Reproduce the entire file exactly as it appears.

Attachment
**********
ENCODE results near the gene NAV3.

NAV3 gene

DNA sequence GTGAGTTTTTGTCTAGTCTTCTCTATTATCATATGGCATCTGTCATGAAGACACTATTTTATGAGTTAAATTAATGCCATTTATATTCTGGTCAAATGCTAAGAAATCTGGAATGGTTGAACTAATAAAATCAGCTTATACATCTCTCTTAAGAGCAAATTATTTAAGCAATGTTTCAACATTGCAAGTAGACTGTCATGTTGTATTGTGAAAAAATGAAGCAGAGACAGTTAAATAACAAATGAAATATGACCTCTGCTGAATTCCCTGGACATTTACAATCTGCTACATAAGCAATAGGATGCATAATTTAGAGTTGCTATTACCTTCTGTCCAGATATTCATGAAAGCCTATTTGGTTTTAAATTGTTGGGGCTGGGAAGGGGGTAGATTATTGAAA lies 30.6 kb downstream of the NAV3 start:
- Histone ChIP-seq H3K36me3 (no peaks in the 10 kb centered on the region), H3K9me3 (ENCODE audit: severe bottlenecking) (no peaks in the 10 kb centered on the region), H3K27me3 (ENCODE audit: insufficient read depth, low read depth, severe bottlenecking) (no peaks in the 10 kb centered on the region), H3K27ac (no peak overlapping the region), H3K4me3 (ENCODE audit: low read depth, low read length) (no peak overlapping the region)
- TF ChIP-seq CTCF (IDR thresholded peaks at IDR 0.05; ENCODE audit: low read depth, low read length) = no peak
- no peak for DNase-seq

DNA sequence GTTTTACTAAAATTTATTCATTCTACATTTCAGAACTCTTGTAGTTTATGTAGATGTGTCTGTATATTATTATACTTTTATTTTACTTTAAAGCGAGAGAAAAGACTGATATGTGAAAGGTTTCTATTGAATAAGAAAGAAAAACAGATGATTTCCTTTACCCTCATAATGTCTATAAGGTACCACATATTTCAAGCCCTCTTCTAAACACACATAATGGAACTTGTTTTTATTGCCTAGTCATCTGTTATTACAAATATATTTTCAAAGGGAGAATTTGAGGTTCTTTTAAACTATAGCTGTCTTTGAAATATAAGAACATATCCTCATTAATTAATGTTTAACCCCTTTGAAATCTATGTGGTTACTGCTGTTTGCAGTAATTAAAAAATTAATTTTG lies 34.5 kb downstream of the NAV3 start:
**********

ENCODE results near the gene NAV3.

NAV3 gene

DNA sequence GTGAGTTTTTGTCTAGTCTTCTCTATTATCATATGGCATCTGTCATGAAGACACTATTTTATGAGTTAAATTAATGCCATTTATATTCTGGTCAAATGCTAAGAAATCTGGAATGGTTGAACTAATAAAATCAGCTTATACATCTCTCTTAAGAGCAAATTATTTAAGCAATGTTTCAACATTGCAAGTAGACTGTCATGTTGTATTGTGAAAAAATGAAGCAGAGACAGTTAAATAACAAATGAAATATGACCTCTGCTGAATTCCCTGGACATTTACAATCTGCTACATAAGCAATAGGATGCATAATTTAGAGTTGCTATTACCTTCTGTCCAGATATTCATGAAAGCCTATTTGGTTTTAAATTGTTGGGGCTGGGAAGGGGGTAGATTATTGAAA lies 30.6 kb downstream of the NAV3 start:
- Histone ChIP-seq H3K36me3 (no peaks in the 10 kb centered on the region), H3K9me3 (ENCODE audit: severe bottlenecking) (no peaks in the 10 kb centered on the region), H3K27me3 (ENCODE audit: insufficient read depth, low read depth, severe bottlenecking) (no peaks in the 10 kb centered on the region), H3K27ac (no peak overlapping the region), H3K4me3 (ENCODE audit: low read depth, low read length) (no peak overlapping the region)
- TF ChIP-seq CTCF (IDR thresholded peaks at IDR 0.05; ENCODE audit: low read depth, low read length) = no peak
- no peak for DNase-seq

DNA sequence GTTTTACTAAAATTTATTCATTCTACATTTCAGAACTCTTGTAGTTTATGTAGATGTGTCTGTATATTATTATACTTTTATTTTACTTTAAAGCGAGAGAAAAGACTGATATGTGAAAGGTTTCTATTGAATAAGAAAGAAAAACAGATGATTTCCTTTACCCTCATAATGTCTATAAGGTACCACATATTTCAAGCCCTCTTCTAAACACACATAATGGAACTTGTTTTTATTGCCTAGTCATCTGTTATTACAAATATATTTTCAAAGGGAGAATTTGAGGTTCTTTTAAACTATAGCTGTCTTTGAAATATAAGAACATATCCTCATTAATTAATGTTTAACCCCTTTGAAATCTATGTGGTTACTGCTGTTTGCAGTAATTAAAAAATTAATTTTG lies 34.5 kb downstream of the NAV3 start: